"My work originates from the process, which I describe as deconstructionist in nature. I break down space, showing the multi-levels of experience...whether it be structural, emotional, or new world. The middle ground in everything intrigues me.... from a technical standpoint that means creating work that could be interpreted as finished or unfinished...done or undone. To me this is where art becomes provocative, challenging, ever changing, and timeless. From an aesthetic viewpoint I feel the search for truth, through art or life, is largely misguided and often in vain...so the middle ground often is where reality serves us best...It is in this middle-state that may reveal answers to love, loss, and perhaps peace in life. My paintings strive to make you more comfortable in this space...so that you may open yourself up...and perhaps make new discoveries in this uncharted territory."

See the work at Pavilion Grand Hotel, 30 Lake Avenue, Saratoga Springs. For more information, call Saratoga Arts: (518) 584-4132.

"Berlin Winter" was inspired by, and incorporates text from, Pablo Neruda's poem "Horses:"

Horses

From the window I saw the horses.

I was in Berlin, in winter. The light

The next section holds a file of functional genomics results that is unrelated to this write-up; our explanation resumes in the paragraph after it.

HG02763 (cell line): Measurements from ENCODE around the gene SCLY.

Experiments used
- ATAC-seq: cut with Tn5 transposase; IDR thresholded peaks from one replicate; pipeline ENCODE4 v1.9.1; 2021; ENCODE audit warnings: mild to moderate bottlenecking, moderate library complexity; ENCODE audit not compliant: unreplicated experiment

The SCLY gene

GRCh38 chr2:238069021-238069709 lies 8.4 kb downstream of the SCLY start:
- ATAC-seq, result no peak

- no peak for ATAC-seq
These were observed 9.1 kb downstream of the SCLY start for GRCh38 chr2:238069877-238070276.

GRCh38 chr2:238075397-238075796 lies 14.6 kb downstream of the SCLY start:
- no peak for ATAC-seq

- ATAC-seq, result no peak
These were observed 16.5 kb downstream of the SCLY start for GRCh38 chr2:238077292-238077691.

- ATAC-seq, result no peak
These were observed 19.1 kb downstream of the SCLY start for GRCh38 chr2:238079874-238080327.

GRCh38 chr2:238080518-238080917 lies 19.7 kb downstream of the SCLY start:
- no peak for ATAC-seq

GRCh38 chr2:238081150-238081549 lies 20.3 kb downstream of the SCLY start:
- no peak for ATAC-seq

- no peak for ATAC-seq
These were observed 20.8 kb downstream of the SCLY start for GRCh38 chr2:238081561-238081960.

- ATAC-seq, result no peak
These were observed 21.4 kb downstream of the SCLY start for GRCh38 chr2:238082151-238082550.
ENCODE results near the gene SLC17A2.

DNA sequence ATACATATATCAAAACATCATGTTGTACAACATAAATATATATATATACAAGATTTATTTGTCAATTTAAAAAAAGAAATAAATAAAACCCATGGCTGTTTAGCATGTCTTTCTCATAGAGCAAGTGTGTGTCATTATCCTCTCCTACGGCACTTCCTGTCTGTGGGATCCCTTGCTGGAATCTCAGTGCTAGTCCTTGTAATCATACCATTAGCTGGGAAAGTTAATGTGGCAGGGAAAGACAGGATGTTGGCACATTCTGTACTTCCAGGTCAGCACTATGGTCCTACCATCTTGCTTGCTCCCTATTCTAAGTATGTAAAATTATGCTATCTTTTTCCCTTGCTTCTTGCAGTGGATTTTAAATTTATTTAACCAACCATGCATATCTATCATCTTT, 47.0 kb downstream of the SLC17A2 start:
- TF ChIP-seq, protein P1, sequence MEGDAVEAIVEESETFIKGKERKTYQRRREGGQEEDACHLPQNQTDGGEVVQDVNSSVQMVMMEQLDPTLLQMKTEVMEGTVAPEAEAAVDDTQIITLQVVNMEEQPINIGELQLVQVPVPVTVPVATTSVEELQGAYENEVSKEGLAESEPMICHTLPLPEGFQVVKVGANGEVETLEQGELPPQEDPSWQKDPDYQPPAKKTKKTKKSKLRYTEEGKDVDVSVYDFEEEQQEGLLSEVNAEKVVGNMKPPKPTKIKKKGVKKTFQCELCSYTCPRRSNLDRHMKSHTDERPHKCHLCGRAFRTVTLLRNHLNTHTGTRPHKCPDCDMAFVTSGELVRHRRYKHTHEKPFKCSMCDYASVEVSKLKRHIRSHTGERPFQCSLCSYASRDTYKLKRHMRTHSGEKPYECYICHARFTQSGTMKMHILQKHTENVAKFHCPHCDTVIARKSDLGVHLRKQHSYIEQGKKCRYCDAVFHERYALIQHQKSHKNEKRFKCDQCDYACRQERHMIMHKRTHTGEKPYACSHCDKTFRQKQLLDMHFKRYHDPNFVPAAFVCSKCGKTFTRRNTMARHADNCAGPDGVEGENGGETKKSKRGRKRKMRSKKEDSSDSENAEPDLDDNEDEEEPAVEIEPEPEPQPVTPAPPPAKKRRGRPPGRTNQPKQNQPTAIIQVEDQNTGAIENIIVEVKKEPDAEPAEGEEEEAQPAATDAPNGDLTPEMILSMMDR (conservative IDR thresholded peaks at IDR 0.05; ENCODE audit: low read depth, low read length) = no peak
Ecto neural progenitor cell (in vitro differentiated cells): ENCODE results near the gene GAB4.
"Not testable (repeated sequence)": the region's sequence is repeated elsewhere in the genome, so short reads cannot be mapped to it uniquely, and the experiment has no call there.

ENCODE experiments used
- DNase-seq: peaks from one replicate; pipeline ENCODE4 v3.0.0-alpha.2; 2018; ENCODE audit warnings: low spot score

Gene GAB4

was without light, the sky skyless.

The air white like a moistened loaf.

From my window, I could see a deserted arena,
a circle bitten out by the teeth of winter.

All at once, led out by a single man,
ten horses were stepping, stepping into the snow.

Scarcely had they rippled into existence
like flame, than they filled the whole world of my eyes,
empty till now. Faultless, flaming,
they stepped like ten gods on broad, clean hoofs,
their manes recalling a dream of salt spray.

Their rumps were globes, were oranges.

Their color was amber and honey, was on fire.

Their necks were towers
carved from the stone of pride,
and in their furious eyes, sheer energy
showed itself, a prisoner inside them.

And there, in the silence, at the mid-
point of the day, in a dirty, disgruntled winter,
the horses' intense presence was blood,
was rhythm, was the beckoning light of all being.

I saw, I saw, and seeing, I came to life.
There was the unwitting fountain, the dance of gold, the sky,
the fire that sprang to life in beautiful things.

I have obliterated that gloomy Berlin winter.

I shall not forget the light from these horses.